Curiosity and being observant about your organizations health can quickly expose its strengths or weaknesses. When CMOE consults and works with organizations, individuals often pose the question, “How does our organization stack up against others?” The question is genuine and is often stated as a hopeful plea of verification. People working at all levels in an organization want to know how their team, department, or entire organization stacks up against others. Managers who ask this question are either
- Enlightened individuals who are focused on continuous improvement.
- Perspective leaders who see their organizations exhibiting symptoms of sickness, similar to personal health issue. They can tell that something isn’t quite right and the organization needs a checkup to make sure it’s nothing too serious.
Perspective leaders who see their organizations exhibiting symptoms of sickness, similar to personal health issue. They can tell that something isn’t quite right and the organization needs a checkup to make sure it’s nothing too serious.
Knowing the health of your organization, team, or department is critical to your staying competitive in the modern marketplace. An understanding of what your organization does well and what could be getting in the way of your success will help you make a plan for becoming a world-class organization.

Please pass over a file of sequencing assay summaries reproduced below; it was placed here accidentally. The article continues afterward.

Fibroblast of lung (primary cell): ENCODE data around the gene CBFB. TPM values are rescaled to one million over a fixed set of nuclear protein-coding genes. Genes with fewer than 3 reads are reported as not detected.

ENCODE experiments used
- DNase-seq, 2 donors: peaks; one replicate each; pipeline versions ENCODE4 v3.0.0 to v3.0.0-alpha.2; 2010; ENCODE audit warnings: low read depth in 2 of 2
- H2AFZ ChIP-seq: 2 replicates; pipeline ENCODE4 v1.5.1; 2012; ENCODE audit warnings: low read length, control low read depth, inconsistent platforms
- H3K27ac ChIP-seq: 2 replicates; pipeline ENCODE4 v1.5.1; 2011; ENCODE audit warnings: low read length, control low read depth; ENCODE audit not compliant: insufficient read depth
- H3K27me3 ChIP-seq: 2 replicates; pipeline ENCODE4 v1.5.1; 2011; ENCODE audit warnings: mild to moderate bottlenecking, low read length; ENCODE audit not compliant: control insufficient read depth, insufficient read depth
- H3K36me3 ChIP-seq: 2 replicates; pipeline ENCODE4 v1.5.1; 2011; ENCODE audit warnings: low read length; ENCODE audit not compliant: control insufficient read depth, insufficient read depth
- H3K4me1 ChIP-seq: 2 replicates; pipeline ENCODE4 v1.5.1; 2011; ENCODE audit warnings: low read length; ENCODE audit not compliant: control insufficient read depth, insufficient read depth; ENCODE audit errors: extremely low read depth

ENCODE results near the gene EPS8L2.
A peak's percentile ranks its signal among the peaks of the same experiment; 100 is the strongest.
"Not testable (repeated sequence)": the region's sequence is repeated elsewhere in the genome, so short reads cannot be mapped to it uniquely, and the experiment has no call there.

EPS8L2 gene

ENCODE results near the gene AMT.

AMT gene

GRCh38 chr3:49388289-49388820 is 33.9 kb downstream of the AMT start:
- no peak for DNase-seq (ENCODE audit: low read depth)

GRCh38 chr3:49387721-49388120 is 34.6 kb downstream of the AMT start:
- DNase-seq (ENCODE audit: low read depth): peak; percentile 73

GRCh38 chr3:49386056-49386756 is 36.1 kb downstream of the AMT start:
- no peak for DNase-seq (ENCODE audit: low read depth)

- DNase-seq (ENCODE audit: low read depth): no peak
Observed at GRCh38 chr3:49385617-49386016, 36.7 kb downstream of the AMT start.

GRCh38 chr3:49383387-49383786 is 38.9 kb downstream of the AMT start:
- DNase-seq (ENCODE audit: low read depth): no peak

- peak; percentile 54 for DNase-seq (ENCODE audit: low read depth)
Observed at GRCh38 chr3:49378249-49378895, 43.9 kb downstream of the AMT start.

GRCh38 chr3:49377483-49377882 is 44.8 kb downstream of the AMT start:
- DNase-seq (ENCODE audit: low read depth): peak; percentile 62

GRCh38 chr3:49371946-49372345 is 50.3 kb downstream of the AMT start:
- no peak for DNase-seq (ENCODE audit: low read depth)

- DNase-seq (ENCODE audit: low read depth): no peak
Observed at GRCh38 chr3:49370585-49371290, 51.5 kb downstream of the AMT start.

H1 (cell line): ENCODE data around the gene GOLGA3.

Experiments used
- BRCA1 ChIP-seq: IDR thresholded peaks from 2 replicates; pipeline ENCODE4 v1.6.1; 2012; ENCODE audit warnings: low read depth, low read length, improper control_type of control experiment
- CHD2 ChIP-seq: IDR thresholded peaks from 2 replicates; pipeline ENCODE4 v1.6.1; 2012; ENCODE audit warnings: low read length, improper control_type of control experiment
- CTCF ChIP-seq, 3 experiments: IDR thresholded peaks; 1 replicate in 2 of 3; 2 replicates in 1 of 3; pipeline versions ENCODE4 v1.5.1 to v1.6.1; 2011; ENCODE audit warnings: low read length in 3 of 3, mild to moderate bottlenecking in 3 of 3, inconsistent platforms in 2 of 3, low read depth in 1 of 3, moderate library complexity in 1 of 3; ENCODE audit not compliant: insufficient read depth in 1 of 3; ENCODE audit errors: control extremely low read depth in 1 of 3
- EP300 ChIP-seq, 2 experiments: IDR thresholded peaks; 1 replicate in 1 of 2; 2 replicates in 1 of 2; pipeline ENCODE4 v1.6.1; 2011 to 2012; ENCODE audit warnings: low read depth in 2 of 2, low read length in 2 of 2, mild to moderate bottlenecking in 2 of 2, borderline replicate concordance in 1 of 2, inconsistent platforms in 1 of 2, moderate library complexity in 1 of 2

Through its continuous research and development, CMOE has pinpointed 15 vital signs that indicate the overall health of your organization. These are also the vitals that indicate when there is a problem. When looking at these signs, we focus on the following core areas:
Results: Has the organization clearly defined outcomes it wants to achieve and the metrics to measure people’s progress? Does it have a history of delivering superior results for its customers, owners, and stakeholders?
Processes: Does the organization operate like a well-oiled machine? Does the organizations work flow efficiently? Does it have processes and standards that are clearly defined, and team members who consistently follow and support effective work practices?
People: Does the organization have the right people with the right skills, behaviors, and expertise, making them capable of delivering on established expectations?
Investment: Does the organization have access to the necessary financial resources? Is the organization willing to invest in the organization so its mission and future strategies can be fulfilled?
Periodically watch your vital signs by creating a checklist that allows you to verify your organizations health on an ongoing basis. Make sure that this list is meaningful to you. If you don’t know where to start, you may want to download CMOE’s resource guide, How Does Your Organization Stack Up? This 15 point inspection is a good starting point for you to assess your organizations current health and will provide you with some ideas about what a very healthy – and a less healthy – organization looks like.